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TL;DR: Why does POSIX brace group need spaces after { reserved word but subshell doesn't after reserved word (?

POSIX shell grammar defines brace group and subshell as follows

brace_group      : Lbrace compound_list Rbrace

subshell         : '(' compound_list ')'

Now, if we're reading that literally, spaces are significant. This would mean that there has to be space delineating opening and closing brace and parenthesis as in

{ echo hello world; }

( echo hello world )

This would also align with Compound Command definitions:

Each of these compound commands has a reserved word or control operator at the beginning, and a corresponding terminator reserved word or operator at the end.

However what doesn't make sense is why (list) and ( list ) work just fine (that space after ( is not required), however brace expansion has to have a leading space, i.e. {echo hello;} wouldn't work.

Of course reserved word being treated as shell word would make sense needing a space afterwards to align with concept of field splitting, however definition itself makes no mention of spaces. Further, if { and ( are both considered reserved words by POSIX definition of compound command, why they're treated differently in regards to space character after these reserved words? Now, ksh(1) manual does state:

Words, which are sequences of characters, are delimited by unquoted white-space characters (space, tab and newline) or meta-characters (<, >, |, ;, &, ( and ))

In other words, it makes sense that ksh would recognize ( as word delimiter, where first word would be a command or variable assignment. POSIX, however doesn't appear to mention ( as meta-character. The only possible explanation I found as far as POSIX grammar goes is that { is considered a "token", where as ( is not listed as one.

/* These are reserved words, not operator tokens, and are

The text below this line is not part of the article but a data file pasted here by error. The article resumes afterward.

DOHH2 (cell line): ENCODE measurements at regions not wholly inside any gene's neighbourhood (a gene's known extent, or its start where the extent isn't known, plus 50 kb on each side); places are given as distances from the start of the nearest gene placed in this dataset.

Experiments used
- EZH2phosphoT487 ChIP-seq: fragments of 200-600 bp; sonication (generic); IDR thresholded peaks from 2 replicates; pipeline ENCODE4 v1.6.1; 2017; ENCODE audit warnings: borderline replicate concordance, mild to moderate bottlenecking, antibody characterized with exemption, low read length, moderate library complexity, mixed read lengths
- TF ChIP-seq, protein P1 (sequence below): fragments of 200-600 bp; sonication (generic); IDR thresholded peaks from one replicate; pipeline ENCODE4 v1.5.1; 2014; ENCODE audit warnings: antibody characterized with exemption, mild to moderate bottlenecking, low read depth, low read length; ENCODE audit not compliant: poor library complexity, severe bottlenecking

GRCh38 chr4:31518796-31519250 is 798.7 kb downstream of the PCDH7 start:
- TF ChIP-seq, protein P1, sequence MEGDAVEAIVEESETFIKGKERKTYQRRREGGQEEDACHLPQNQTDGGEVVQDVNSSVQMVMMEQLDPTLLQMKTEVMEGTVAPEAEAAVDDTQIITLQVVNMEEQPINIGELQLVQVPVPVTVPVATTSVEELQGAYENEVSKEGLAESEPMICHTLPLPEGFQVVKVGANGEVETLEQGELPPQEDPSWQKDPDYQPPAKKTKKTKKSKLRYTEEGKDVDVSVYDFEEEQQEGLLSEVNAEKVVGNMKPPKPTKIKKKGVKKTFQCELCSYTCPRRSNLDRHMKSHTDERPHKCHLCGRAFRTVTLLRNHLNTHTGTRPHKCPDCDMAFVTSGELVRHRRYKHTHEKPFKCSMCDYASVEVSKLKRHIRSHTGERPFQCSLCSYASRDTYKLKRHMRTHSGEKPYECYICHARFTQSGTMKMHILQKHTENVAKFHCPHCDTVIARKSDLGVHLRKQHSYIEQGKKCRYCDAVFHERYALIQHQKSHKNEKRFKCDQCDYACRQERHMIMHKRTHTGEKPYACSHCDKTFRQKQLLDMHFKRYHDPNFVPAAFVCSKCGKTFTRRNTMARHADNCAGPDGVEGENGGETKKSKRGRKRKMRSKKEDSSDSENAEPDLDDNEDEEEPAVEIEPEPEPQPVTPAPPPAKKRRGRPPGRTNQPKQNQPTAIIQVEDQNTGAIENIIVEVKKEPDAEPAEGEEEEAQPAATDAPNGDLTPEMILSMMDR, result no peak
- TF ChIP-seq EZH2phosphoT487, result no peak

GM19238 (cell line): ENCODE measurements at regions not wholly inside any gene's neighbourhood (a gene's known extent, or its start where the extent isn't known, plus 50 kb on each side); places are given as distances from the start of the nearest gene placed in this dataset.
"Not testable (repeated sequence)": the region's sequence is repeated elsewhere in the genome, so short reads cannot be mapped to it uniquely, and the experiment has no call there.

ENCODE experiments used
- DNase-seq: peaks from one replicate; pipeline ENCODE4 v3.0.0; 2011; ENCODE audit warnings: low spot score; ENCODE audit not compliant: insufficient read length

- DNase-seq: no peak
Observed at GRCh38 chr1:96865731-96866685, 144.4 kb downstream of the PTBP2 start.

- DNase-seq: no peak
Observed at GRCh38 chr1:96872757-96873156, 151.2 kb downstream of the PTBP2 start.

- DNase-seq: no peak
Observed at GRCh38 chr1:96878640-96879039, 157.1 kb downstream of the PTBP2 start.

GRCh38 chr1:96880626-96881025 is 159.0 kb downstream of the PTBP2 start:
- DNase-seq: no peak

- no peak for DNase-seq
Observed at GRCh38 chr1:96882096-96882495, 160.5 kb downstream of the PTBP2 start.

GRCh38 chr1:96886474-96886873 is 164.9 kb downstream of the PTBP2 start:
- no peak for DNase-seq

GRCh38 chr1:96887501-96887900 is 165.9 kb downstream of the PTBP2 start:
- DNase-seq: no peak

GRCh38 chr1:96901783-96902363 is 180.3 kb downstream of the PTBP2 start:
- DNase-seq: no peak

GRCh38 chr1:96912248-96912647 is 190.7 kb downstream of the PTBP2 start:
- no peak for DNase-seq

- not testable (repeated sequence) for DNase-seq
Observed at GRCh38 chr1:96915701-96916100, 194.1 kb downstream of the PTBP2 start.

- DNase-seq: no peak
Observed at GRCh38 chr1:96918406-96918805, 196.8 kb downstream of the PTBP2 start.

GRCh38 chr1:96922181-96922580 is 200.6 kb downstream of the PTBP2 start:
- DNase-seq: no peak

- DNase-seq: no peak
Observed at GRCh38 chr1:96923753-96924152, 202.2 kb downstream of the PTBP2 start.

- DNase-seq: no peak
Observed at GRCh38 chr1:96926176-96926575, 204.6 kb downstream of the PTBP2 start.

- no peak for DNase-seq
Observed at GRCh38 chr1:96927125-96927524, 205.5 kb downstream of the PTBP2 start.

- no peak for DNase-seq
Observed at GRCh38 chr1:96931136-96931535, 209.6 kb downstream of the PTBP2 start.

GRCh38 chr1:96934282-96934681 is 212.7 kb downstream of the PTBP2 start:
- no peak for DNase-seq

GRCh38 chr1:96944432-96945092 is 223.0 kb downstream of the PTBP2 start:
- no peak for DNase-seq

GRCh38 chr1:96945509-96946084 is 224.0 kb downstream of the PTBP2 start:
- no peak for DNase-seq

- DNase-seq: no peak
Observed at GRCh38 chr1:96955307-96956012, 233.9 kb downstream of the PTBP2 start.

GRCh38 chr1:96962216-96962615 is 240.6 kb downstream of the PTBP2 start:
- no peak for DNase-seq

recognized when reserved words are recognized. */


%token  Lbrace    Rbrace    Bang
/*      '{'       '}'       '!'   */

So what would be precise reasoning for this discrepancy ?

Accepted Answer Notes:

  • Moved accepted checkmark to Isaac's answer since it provides quote form the standard itself which directly addresses my question:

    For instance, '(' and ')' are control operators, so that no <space> is needed in (list). However, '{' and '}' are reserved words in { list;}, so that in this case the leading <space> and <semicolon> are required.

  • Accepting Kusalananda's answer. Kusalananda's answer addresses what I needed, though mostly from informal and intuitive point of view; it points out { is a reserved word and ( is operator. Michael Homer also noted the same in the comments - that Compound Command definition states(emphasis added):

    Each of these compound commands has a reserved word or control operator at the beginning

  • { are defined as reserved word, similar to for or while, listed in Shell Grammar (see the last code block in the question)

  • Section 2.9 states(emphasis added):

    In particular, the representations include spacing between tokens in some places where <blank>s would not be necessary (when one of the tokens is an operator).

  • While the standard doesn't explicitly define ( as an operator, ( is referred to as operator; specifically, section 2.9.2 says

    If the pipeline begins with the reserved word ! and command1 is a subshell command, the application shall ensure that the ( operator at the beginning of command1 is separated from the ! by one or more characters. The behavior of the reserved word ! immediately followed by the ( operator is unspecified.